Michael Webber, Petitioner/appellant, v. United States of America, Respondent/appellee, 21 F.3d 431 (7th Cir. 1994)

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U.S. Court of Appeals for the Seventh Circuit - 21 F.3d 431 (7th Cir. 1994) Submitted March 29, 1994. *Decided March 30, 1994

Before POSNER, FLAUM and RIPPLE, Circuit Judges.


Michael Webber pleaded guilty to distributing cocaine in violation of 21 U.S.C. § 841(a) (1). Although Webber indicated in his proffer statement that he had pleaded guilty to selling 2.8 grams, the district court considered his relevant conduct, under U.S.S.G. Sec. 1B1.3, and sentenced him on the basis of selling 756 grams of cocaine. Webber did not file a direct appeal.

Webber later filed a motion under 28 U.S.C. § 2255, in which he argued that, there was a breach of the plea agreement, the court failed to fulfill the requirements of Rule 32, his trial counsel was ineffective for failing to ensure that the court complied with Rule 32(c), and counsel was ineffective for failing to warn him that he no longer had a grant of immunity when he testified at his sentencing hearing. We affirmed the district court's denial of the motion. Webber v. United States, No. 90-2137, 1991 U.S.App. LEXIS 19047 (Aug. 14, 1991) (unpublished).

Now on appeal is the district court's denial of Webber's second motion filed under Sec. 2255. Curiously enough, neither the district court nor the government broach the question of whether the second motion is successive. Despite Webber's claim that the law has changed, some of his arguments overlap with the arguments in his first motion; however, the government had the burden of pleading abuse of the writ and did not do so. See McCleskey v. Zant, 499 U.S. 467 (1991) (government bears the burden of pleading abuse of the writ with clarity and particularity).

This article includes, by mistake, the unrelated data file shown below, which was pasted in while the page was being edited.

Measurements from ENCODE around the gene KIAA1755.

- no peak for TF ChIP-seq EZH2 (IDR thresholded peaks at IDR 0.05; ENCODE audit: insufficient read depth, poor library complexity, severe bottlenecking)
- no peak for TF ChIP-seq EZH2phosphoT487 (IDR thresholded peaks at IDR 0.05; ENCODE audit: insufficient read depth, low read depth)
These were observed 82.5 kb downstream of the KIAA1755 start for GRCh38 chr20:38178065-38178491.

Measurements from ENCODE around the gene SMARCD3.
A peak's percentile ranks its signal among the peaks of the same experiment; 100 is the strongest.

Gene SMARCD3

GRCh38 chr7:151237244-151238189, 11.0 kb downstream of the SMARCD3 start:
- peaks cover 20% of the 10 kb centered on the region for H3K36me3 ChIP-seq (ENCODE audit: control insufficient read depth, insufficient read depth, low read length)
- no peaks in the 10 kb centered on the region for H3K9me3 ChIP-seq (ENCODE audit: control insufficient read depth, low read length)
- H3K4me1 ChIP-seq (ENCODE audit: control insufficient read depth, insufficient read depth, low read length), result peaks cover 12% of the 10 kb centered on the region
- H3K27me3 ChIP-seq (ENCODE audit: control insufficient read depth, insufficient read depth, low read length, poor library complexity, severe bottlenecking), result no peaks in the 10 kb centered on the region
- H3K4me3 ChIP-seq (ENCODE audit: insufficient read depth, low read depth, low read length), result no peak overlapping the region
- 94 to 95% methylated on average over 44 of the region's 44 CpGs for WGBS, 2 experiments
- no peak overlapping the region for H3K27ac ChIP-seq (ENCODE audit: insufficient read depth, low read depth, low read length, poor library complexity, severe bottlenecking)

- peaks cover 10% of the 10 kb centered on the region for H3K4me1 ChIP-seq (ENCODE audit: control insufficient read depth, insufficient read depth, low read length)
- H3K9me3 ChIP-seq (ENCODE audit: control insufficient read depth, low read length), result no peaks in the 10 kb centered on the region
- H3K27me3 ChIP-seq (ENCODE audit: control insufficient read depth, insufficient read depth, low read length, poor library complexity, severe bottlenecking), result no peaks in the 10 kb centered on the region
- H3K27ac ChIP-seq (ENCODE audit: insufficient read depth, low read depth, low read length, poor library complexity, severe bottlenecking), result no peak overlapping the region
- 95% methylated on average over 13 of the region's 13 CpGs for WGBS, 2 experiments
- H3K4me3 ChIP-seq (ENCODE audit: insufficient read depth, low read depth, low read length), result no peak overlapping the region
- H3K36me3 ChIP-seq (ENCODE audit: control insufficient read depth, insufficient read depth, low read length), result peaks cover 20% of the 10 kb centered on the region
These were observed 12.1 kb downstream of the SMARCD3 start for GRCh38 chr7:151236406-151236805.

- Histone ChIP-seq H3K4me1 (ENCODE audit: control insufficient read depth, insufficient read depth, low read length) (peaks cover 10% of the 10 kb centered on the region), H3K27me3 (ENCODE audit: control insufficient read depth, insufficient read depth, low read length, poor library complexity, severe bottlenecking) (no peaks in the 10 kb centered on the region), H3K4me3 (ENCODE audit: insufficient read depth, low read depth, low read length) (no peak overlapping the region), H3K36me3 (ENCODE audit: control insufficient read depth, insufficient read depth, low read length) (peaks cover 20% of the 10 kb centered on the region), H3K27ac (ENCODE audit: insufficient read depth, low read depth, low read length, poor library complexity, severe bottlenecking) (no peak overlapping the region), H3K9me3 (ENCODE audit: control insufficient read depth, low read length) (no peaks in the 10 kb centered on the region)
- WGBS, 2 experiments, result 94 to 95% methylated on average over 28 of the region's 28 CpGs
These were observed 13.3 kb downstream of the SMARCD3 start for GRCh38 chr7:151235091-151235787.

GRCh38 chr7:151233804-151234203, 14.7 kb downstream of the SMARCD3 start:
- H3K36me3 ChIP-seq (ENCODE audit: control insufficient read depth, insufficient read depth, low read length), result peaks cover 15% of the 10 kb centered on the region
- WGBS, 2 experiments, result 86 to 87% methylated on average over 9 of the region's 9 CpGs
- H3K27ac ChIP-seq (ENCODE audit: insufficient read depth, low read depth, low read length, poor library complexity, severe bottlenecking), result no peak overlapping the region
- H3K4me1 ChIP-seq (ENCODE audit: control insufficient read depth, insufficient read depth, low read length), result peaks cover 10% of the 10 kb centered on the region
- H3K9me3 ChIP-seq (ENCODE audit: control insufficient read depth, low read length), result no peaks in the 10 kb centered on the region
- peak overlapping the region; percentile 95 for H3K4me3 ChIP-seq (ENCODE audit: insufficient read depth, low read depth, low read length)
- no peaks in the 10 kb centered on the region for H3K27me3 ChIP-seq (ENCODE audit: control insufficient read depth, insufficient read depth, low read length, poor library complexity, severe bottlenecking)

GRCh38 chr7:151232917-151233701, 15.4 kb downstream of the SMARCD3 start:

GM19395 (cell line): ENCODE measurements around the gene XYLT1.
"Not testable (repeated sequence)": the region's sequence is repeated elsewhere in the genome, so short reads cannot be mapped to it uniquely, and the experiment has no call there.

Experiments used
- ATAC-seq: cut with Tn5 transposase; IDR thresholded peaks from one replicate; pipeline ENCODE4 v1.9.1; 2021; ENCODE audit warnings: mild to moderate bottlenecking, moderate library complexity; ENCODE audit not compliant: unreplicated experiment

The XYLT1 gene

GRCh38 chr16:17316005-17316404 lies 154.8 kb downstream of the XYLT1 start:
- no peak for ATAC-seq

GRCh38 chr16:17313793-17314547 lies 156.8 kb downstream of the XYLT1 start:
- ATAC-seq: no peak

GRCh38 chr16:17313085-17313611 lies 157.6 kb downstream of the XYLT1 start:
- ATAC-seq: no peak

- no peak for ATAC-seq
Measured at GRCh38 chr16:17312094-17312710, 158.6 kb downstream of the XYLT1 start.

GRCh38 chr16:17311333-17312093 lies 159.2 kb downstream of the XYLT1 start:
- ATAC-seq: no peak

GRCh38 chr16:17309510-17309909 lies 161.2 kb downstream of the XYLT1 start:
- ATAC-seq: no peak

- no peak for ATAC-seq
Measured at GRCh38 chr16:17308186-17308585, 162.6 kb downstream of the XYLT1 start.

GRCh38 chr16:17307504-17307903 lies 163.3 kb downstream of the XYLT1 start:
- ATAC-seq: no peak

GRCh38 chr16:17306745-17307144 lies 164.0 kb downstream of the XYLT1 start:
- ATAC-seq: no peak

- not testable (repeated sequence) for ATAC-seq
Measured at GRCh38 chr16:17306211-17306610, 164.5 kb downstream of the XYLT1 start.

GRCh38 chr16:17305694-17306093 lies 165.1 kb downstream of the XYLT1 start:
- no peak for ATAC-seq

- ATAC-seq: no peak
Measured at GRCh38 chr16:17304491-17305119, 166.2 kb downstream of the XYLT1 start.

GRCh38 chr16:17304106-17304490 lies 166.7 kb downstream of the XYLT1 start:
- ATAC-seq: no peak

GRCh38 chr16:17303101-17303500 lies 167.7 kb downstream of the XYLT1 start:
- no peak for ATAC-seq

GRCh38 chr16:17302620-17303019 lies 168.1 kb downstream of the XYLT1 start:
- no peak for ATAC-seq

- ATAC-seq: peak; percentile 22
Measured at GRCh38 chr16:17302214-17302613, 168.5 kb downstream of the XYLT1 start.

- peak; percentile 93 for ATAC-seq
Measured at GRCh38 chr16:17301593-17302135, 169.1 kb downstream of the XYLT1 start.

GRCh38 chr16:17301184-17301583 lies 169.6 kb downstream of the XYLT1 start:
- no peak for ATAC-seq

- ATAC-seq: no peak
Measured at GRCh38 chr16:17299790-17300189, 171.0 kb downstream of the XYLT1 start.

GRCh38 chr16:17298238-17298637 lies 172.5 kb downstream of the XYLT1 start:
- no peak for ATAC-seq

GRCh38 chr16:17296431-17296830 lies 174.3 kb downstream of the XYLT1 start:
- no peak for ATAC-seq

The thrust of this motion is that, by sentencing Webber on the basis of 756 grams of cocaine, the sentencing court misapplied the Sentencing Guidelines. Webber argues that U.S.S.G. Sec. 1B1.8 prohibits the use of information obtained through the defendant's cooperation. Although a defendant has a due process right to be sentenced on the basis of reliable and accurate information, see United States v. Tucker, 404 U.S. 443, 447 (1972), our review of claims concerning the misapplication of the Guidelines is limited. Scott v. United States, 997 F.2d 340 (7th Cir. 1993). Challenges to the application of the Sentencing Guidelines must be brought on direct appeal, which may not substituted by a Sec. 2255 motion. In Scott we identified the type of "extraordinary circumstance" that would require a re-examination of the sentencing court's application of the Guidelines: "for example, a district court's refusal to implement a provision of the Guidelines designated for the defendant's benefit coupled with 'cause' for not taking a direct appeal." Id. at 343. We determined in the appeal from Webber's first motion that he had not established cause for failing to file a direct appeal. Webber, No. 90-3127, 1991 U.S.App. LEXIS 19047. As for Webber's claim that information obtained from his cooperation was improperly used against him, we also determined that the sentencing court made a credibility determination and considered the testimony of Rex Brown in finding that Webber had trafficked in approximately 756 grams of cocaine. Id. Our prior decision is not affected by the amendments to the Guidelines.



After preliminary examination of the briefs, the court notified the parties that it had tentatively concluded that oral argument would not be helpful to the court in this case. The notice provided that any party might file a "Statement as to Need of Oral Argument." See Fed. R. App. P. 34(a); Cir.R. 34(f). No such statement having been filed, the appeal has been submitted on the briefs